• Itching and rashes on skin
    • Increased eosinophil count in blood
  • Passing of tapeworms in the feces
  • Tapeworms can get settled in the appendix, bile and pancreatic ducts causing appendicitis, jaundice, and cholecystitis

How is Taenia Saginata Infection Diagnosed?

Taenia Saginata Infection is diagnosed on the basis of the following test and exams:

  • The passing of the tapeworms in stool is the primary symptom that helps in the diagnosis of Taenia Saginata Infection
  • A primary healthcare provider will conduct a stool test to identify the specific species causing the infection
  • It is difficult to distinguish the eggs, and hence, molecular PCR tests may help in correct specialization of the Taenia infection
  • Since the treatments of T. saginata and T. solium infections are the same, molecular testing is not needed to establish a diagnosis. Molecular testing is generally helpful for epidemiological information

Many clinical conditions may have similar signs and symptoms. Your healthcare provider may perform additional tests to rule out other clinical conditions to arrive at a definitive diagnosis.

What are the possible Complications of Taenia Saginata Infection?

The possible complications that can arise from untreated Taenia Saginata Infection include:

  • Larval cyst in the brain known as neurocysticercosis, which can lead to seizures
  • Muscle damage
  • Eye damage, if the infection spreads to the eyes
  • If the infection is blocking the intestines, it can cause intestinal obstruction, which may be a surgical emergency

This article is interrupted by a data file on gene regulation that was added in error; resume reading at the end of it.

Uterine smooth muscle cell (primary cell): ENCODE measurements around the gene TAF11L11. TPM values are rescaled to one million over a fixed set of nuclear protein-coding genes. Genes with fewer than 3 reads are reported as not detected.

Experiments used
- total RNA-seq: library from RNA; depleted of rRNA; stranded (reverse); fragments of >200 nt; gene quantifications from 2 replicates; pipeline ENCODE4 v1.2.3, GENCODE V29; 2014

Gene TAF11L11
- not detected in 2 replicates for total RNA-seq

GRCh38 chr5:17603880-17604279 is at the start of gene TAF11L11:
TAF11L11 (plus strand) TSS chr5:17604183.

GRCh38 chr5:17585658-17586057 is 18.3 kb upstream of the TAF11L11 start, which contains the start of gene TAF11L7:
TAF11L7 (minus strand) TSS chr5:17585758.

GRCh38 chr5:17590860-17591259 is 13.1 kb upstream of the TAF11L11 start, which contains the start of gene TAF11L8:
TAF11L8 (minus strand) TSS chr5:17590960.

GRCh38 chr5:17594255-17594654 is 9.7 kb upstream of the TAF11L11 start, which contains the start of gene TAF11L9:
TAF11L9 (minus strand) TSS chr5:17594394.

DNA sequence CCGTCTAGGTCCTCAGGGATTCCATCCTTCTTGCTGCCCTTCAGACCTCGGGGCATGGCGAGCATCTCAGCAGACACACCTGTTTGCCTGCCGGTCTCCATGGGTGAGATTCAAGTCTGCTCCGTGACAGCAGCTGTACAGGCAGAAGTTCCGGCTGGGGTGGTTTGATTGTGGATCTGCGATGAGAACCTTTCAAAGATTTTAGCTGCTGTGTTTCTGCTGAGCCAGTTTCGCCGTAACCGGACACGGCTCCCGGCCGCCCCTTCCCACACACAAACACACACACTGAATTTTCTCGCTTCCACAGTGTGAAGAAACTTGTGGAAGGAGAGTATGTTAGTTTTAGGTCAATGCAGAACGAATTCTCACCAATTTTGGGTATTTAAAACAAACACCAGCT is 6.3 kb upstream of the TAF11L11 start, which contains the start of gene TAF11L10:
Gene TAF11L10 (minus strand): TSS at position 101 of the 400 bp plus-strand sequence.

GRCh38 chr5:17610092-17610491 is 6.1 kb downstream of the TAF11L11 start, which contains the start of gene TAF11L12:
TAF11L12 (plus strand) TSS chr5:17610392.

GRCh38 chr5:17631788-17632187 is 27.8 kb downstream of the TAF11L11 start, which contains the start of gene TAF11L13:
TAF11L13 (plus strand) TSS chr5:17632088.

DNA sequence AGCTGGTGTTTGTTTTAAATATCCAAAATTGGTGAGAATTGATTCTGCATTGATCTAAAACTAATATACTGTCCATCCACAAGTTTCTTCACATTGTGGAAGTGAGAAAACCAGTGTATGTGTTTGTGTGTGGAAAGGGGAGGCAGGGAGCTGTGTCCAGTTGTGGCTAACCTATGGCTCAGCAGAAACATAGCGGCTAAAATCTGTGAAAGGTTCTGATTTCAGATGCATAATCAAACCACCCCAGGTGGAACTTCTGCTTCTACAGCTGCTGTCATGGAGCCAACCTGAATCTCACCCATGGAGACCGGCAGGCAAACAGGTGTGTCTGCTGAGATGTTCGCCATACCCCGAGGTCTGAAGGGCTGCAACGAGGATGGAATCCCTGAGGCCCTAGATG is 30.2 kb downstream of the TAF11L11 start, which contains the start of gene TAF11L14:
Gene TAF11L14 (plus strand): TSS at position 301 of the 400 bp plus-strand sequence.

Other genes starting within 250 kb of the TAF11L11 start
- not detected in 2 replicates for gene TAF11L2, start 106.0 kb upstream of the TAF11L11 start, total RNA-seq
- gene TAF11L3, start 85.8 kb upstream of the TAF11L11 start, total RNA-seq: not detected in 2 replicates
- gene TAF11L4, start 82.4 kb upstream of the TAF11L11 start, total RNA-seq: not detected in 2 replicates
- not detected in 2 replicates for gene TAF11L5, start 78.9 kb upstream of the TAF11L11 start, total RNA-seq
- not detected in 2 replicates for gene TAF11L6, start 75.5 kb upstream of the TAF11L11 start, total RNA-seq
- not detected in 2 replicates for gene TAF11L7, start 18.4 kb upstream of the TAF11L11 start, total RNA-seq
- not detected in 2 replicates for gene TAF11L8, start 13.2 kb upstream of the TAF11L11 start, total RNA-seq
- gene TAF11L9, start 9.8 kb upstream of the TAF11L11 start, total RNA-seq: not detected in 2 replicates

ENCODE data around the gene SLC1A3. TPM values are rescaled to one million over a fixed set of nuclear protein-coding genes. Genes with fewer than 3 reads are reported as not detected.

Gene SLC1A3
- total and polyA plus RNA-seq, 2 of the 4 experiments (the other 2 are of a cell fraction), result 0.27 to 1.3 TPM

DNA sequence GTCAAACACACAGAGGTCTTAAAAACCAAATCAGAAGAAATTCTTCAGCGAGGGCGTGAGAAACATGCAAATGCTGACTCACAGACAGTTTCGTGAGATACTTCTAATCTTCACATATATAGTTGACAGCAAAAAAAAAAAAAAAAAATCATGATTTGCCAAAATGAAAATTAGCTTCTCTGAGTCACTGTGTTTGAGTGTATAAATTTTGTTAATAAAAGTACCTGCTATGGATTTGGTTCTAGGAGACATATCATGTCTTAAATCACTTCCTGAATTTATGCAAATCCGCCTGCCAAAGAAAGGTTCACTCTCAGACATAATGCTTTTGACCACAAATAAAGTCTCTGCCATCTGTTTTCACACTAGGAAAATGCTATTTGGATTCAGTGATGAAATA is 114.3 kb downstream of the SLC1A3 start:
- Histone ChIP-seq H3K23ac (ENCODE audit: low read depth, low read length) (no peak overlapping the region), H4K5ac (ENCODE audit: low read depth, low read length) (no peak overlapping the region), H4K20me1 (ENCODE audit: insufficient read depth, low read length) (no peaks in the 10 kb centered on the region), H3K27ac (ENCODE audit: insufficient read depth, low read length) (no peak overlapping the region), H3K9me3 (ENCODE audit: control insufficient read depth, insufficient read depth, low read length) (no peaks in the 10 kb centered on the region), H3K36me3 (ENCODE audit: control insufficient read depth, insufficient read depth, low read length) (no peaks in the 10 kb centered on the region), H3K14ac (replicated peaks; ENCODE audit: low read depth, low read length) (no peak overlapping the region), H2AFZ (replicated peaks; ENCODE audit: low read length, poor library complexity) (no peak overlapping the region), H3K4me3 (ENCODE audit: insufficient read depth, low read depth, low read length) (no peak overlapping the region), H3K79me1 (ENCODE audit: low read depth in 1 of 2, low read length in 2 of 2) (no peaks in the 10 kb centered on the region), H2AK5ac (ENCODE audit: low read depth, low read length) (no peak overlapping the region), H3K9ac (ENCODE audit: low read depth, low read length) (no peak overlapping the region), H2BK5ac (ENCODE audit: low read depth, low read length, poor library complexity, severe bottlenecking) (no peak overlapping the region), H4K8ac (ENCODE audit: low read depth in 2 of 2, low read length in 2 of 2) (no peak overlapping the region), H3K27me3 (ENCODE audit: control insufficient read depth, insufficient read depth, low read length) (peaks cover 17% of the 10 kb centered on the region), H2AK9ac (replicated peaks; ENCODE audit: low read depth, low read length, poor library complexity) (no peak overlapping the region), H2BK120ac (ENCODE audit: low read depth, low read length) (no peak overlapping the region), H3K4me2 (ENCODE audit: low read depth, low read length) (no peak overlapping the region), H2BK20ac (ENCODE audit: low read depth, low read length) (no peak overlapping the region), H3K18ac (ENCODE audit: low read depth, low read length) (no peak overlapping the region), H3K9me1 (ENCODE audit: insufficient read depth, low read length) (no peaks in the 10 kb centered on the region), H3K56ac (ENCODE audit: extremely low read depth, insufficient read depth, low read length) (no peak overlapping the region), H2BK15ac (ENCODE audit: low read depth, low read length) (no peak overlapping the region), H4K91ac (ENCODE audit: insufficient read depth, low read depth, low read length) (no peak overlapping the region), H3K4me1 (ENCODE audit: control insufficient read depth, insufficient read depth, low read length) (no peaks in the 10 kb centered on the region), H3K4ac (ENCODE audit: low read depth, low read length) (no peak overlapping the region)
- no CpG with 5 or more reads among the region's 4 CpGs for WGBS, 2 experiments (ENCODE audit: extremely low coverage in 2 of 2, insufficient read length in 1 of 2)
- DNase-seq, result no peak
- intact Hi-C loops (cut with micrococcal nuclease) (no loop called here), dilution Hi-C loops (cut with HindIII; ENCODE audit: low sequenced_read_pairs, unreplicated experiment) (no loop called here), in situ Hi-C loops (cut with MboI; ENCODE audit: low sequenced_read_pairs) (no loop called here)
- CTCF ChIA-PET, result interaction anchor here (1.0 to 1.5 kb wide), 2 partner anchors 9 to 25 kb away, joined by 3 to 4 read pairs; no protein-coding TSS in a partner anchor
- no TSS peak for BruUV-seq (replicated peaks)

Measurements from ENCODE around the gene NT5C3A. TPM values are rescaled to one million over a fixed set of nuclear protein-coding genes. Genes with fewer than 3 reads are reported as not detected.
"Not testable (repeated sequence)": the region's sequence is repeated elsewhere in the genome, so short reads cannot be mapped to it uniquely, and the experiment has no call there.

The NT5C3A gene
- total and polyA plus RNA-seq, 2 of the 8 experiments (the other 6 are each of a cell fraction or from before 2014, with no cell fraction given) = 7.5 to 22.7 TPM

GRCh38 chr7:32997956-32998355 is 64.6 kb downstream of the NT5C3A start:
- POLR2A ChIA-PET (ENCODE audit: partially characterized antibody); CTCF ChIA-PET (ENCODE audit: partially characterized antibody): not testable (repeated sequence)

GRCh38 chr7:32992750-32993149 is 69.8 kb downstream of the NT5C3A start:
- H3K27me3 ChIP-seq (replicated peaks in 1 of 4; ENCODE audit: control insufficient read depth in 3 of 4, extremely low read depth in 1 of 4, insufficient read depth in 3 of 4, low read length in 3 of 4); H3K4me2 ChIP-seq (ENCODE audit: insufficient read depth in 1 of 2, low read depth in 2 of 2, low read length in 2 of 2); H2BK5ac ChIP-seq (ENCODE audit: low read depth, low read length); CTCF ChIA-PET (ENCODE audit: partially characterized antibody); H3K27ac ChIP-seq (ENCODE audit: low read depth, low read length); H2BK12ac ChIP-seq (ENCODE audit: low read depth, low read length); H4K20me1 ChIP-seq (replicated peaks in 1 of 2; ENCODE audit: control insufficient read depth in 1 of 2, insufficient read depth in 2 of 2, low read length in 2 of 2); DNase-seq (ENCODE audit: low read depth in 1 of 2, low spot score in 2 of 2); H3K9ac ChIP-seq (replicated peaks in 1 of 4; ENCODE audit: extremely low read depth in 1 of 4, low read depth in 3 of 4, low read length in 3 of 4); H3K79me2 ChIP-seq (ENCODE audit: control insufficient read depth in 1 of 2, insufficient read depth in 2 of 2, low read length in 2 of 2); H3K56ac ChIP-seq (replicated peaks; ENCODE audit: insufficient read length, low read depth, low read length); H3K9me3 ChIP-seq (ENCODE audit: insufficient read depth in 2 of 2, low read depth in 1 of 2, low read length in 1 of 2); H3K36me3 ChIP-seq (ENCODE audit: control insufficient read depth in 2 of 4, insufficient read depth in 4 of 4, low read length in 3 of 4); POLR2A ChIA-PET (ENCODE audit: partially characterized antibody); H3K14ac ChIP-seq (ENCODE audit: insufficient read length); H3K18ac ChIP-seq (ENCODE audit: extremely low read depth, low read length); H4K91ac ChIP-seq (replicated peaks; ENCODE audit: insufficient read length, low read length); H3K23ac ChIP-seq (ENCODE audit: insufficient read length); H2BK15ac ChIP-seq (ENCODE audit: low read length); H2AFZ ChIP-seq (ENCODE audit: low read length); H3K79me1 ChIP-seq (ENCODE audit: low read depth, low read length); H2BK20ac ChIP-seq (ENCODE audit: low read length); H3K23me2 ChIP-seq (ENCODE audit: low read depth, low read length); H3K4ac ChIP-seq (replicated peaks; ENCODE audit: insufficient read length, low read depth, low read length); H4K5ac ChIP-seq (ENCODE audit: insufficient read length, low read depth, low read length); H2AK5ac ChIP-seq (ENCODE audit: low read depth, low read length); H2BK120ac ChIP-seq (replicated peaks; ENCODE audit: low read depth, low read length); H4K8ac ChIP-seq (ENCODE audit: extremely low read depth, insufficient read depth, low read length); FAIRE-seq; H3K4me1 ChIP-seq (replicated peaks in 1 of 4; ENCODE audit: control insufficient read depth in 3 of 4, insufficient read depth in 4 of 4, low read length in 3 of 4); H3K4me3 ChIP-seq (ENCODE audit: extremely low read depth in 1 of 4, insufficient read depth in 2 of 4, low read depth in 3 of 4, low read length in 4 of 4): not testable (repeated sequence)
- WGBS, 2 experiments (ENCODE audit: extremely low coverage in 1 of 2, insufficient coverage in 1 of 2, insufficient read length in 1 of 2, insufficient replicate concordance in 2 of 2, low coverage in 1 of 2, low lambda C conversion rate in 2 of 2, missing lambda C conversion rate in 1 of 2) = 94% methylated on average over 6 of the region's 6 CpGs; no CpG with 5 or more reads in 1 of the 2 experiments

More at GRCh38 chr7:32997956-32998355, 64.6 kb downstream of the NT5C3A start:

How is Taenia Saginata Infection Treated?

Medications used in the treatment of Taenia Saginata Infection include:

  • Niclosamide and Praziquantel
  • In case of intestinal obstruction, surgical procedures may be necessary

How can Taenia Saginata Infection be Prevented?

The following preventive measures are helpful in controlling the spread of Taenia Saginata Infection:

  • Freezing meat at 10° C for 9 days is known to kill the parasites
  • Meat must be cooked up to the safest temperature so that the larval cyst is killed before consumption
    • For whole cuts of meat, it should be cooked to at least 145⁰ F and then cooled for 3 minutes before consumption
    • For ground meat, it should be cooked up to at least 160⁰ F. No cooling period is needed for ground meat
  • Food thermometer should be used to check the internal temperature of cooked meat
  • Salting the meat for long durations is also known to kill the parasites
  • The area of grazing cattle needs to be monitored, so that it does not eat graze in the contaminated areas
  • Care should be taken to dispose of human fecal matter properly
  • Regular and frequent washing of hands with soap and water should help prevent the spread of microscopic eggs and infection to others

What is the Prognosis of Taenia Saginata Infection? (Outcomes/Resolutions)

  • With prompt diagnosis, immediate and effective treatment, the prognosis for Taenia Saginata Infection is excellent
  • The prognosis is guarded, if the infection has spread to the brain, which may occur in some untreated cases

Additional and Relevant Useful Information for Taenia Saginata Infection:

Please visit our Infectious Diseases Health Center for more physician-approved health information:

http://www.dovemed.com/diseases-conditions/infection-center/

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Reviewed and Approved by a member of the DoveMed Editorial Board
First uploaded: July 10, 2017
Last updated: March 8, 2018